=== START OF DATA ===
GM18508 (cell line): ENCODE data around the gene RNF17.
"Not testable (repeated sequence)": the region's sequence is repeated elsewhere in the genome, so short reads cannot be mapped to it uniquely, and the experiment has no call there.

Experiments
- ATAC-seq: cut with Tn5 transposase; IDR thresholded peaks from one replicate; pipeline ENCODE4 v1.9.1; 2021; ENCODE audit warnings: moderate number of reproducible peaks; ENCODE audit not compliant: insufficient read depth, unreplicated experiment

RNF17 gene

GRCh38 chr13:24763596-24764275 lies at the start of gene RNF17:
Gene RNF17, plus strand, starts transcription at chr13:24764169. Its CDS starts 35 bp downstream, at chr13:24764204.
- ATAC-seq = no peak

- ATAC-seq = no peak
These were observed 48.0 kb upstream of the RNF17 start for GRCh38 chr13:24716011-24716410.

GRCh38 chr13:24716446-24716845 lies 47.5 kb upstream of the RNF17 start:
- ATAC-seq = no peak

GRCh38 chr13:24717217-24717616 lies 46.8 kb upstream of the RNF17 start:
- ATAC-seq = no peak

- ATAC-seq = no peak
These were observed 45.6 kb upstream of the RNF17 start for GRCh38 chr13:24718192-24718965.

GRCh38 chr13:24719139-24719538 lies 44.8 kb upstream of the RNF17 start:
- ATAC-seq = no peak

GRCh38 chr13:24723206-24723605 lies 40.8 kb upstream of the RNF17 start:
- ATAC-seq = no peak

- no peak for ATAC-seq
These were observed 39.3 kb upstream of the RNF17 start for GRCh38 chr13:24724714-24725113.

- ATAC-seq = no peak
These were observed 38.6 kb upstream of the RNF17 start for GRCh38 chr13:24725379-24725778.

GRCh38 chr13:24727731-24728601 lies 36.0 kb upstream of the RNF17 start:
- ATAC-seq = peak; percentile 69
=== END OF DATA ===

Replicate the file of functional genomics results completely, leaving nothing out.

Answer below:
GM18508 (cell line): ENCODE data around the gene RNF17.
"Not testable (repeated sequence)": the region's sequence is repeated elsewhere in the genome, so short reads cannot be mapped to it uniquely, and the experiment has no call there.

Experiments
- ATAC-seq: cut with Tn5 transposase; IDR thresholded peaks from one replicate; pipeline ENCODE4 v1.9.1; 2021; ENCODE audit warnings: moderate number of reproducible peaks; ENCODE audit not compliant: insufficient read depth, unreplicated experiment

RNF17 gene

GRCh38 chr13:24763596-24764275 lies at the start of gene RNF17:
Gene RNF17, plus strand, starts transcription at chr13:24764169. Its CDS starts 35 bp downstream, at chr13:24764204.
- ATAC-seq = no peak

- ATAC-seq = no peak
These were observed 48.0 kb upstream of the RNF17 start for GRCh38 chr13:24716011-24716410.

GRCh38 chr13:24716446-24716845 lies 47.5 kb upstream of the RNF17 start:
- ATAC-seq = no peak

GRCh38 chr13:24717217-24717616 lies 46.8 kb upstream of the RNF17 start:
- ATAC-seq = no peak

- ATAC-seq = no peak
These were observed 45.6 kb upstream of the RNF17 start for GRCh38 chr13:24718192-24718965.

GRCh38 chr13:24719139-24719538 lies 44.8 kb upstream of the RNF17 start:
- ATAC-seq = no peak

GRCh38 chr13:24723206-24723605 lies 40.8 kb upstream of the RNF17 start:
- ATAC-seq = no peak

- no peak for ATAC-seq
These were observed 39.3 kb upstream of the RNF17 start for GRCh38 chr13:24724714-24725113.

- ATAC-seq = no peak
These were observed 38.6 kb upstream of the RNF17 start for GRCh38 chr13:24725379-24725778.

GRCh38 chr13:24727731-24728601 lies 36.0 kb upstream of the RNF17 start:
- ATAC-seq = peak; percentile 69